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Quick guide to accounting roles

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Accounts clerk/assistant accountant/trainee accountant

These are junior roles assisting the financial controller or finance director. Roles can vary depending on an organisation's size and sector, but responsibilities can include using accounting software to balance accounts (double-entry bookkeeping), handle accounts payable (paying a company's bills) and accounts receivable (incoming payments), and prepare financial statements and wages.

Financial accountant

Financial accountants play a crucial role in the operations and performance of any organisation. They prepare the balance sheet, income and cash flow statements that make up the financial statements that encapsulate a company's operating performance over a particular period or a specific point in time. A financial statement is aimed primarily at external entities including investors, creditors, regulators and tax authorities.

Management accountant

Management accountants identify, measure, analyse, interpret and communicate financial information to a company's management. They provide leaders with financial insight and expertise to support decision-making and business strategy. The difference between financial and management accounting is that whereas the former provides external parties with a company's financial performance, management accounting is internally facing, providing managers and board members with information to support strategy and performance.

Treasury

Corporate treasurers ensure companies have the cash and liquidity to meet obligations. They determine financial strategy and policy; advise on outbound investment; arrange funding; and manage financial risk. People working in treasury will be involved with, among other things, analysing financial markets with the view to invest; progressing mergers and acquisitions; and negotiating lines of credit.

Financial controller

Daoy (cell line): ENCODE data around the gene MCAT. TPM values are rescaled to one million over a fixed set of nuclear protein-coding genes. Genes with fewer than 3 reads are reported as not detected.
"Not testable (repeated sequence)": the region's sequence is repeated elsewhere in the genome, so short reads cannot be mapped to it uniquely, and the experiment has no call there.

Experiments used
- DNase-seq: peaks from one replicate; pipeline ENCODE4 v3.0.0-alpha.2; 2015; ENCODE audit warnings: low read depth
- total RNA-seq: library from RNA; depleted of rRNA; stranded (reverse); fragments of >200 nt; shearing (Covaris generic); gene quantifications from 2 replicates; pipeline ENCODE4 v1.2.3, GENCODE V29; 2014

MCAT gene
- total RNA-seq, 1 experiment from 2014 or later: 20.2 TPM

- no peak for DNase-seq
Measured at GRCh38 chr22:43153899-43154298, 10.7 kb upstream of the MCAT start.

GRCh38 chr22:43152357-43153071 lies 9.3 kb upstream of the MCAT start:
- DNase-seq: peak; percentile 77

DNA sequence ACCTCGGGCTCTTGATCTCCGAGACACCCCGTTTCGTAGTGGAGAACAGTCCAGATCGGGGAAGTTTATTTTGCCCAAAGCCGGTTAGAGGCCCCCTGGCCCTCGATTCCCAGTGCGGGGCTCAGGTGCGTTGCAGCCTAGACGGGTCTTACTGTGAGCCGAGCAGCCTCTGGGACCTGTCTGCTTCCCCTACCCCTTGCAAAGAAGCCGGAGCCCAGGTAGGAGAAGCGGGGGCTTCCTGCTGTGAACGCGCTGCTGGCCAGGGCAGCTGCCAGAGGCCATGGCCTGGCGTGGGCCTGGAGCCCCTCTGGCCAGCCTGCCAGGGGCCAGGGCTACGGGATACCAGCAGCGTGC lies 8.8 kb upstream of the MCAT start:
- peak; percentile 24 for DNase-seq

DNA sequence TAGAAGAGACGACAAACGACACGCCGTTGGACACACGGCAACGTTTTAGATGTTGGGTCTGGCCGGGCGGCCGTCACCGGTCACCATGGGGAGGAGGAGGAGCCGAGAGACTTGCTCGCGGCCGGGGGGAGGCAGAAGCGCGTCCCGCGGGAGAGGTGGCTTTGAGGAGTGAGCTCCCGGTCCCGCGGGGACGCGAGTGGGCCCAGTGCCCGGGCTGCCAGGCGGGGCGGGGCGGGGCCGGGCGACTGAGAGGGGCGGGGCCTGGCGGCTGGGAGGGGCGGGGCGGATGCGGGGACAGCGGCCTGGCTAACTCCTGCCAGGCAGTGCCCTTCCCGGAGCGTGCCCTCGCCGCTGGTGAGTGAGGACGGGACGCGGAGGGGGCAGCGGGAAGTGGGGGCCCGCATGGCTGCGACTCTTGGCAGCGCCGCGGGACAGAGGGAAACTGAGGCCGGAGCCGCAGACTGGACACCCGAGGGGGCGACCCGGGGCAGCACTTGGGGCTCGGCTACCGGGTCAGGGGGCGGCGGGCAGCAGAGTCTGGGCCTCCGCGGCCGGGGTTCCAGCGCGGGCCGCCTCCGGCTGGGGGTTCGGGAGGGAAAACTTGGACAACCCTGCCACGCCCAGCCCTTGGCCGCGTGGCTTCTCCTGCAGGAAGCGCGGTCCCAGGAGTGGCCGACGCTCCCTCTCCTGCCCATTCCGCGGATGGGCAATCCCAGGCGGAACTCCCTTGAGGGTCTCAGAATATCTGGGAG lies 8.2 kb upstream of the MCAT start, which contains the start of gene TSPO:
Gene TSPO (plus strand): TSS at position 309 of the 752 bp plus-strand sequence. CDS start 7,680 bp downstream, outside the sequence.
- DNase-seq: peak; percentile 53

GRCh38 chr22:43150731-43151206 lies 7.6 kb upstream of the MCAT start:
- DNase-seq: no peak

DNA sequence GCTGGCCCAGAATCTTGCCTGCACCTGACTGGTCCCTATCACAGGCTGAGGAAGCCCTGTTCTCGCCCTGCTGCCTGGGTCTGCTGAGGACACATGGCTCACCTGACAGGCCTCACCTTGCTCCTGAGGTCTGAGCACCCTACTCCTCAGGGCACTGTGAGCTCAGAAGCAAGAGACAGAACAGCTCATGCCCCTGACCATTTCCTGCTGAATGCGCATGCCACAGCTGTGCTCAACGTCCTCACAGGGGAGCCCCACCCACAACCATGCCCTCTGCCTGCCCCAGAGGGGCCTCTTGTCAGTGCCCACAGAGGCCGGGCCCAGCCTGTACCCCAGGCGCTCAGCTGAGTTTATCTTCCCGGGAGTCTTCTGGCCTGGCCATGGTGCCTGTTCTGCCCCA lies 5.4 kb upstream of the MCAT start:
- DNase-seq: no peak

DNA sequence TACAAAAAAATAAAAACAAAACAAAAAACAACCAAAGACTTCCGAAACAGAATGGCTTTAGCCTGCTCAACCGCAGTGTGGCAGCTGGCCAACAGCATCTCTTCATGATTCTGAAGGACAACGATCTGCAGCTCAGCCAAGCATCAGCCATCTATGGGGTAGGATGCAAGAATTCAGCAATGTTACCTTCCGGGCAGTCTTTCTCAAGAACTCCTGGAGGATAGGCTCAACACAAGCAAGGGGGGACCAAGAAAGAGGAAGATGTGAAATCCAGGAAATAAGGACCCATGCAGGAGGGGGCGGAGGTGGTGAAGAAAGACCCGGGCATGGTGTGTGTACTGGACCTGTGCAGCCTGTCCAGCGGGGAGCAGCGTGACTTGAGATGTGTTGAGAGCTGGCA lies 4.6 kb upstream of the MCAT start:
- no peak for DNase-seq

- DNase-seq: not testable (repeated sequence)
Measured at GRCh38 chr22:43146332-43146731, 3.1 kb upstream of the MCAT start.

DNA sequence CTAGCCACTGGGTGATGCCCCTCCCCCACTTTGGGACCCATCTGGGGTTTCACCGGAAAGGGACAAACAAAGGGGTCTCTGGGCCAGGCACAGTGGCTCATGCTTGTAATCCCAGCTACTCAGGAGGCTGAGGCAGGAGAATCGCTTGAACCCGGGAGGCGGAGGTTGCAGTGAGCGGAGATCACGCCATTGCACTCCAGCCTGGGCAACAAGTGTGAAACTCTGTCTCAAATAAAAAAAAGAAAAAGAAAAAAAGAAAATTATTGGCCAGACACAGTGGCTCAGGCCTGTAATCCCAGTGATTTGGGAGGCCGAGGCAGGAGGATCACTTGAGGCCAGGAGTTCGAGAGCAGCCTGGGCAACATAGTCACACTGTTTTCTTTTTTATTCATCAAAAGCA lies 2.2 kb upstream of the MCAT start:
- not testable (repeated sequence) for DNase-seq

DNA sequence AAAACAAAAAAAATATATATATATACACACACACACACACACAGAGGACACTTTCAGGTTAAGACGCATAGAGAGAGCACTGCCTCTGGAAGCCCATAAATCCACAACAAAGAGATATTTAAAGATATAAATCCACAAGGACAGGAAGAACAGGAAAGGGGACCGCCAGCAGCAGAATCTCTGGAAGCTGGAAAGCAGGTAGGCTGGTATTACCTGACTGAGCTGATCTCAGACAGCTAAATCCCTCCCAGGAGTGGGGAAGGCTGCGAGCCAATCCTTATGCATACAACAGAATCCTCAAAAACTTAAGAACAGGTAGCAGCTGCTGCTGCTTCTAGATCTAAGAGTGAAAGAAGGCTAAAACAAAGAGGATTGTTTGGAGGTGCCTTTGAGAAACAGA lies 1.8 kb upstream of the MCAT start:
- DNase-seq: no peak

Simply put, a financial controller will be in charge of an organisation's accounting department, charged with ensuring the books and records are maintained according to business and legal requirements. Financial controllers are most interested in historical data.

Finance manager

Finance managers will assist directors by managing specific areas of a finance department. They may be responsible for management accounting, financial accounting or financial analysis, among others. These roles will usually occur in larger organisations with a broader corporate structure.

Finance director (FD)

Meanwhile, an FD will have greater oversight of the entire finance function. An FD is more focused on the direction of an organisation, using financial data to inform business strategy and ensuring the financial health of an organisation. An FD might include financial analysis, tax knowledge and management accounting in the role-call of responsibilities and may sit on board meetings.

Chief financial officer (CFO)

The CFO is at the top of the ladder in terms of an organisation's finance function. A CFO will answer to and work alongside a CEO, and be responsible for an entity's overall financial risk, reporting, planning and strategy.

The difference between these senior roles can really depend on the size of a company. At a smaller or medium-size firm, the controller might take on FD responsibilities and vice versa.

Auditor

While not a function performed by a company upon itself, for ethical implications, auditing is an essential element of regulatory compliance and operational governance. Auditors often work for professional services firms or accounting practices, the biggest of which include Deloitte, KPMG, EY and PwC. The purpose of an audit is to provide an objective and independent report on a company's financial statement in accordance with a reporting framework. Considering financial statements are produced for external parties, it's important that they’re verified and examined, providing legitimacy and confidence to investors and regulators. This can help to reduce perceived company risk and the cost of capital when seeking investment.

Internal vs external audit

Internal and external audit are differentiated largely by their objectives and whom they report to. External audits are produced for those outside an organisation's governance structure, eg investors or shareholders, and provide credibility to a company’s financial reports. Internal audits report to a company's management and board, and provide an evaluation of a firm's effectiveness of governance and control processes, supporting management responsibility towards organisational operability. Improvement is fundamental to an internal audit, while it isn't for an external audit.

Tax specialist

A role found at a professional services firm or an accounting practice, tax specialists advise clients on tax law at personal and corporate levels, locally and globally. Tax specialists are often employed to help organisations meet all tax requirements, for example when entering new markets, while also advising on how to minimise the tax owed.

Forensic accountant

Forensic accountants will usually work for a professional services firm. Many who work in forensic accountancy started out as auditors, understanding corporate finances and how to investigate for fraud. Forensic accountants will respond to tip offs of fraudulent activity in a company's finances and will run investigations. They may also find themselves in court acting as an expert witness in cases of fraud or financial mismanagement.

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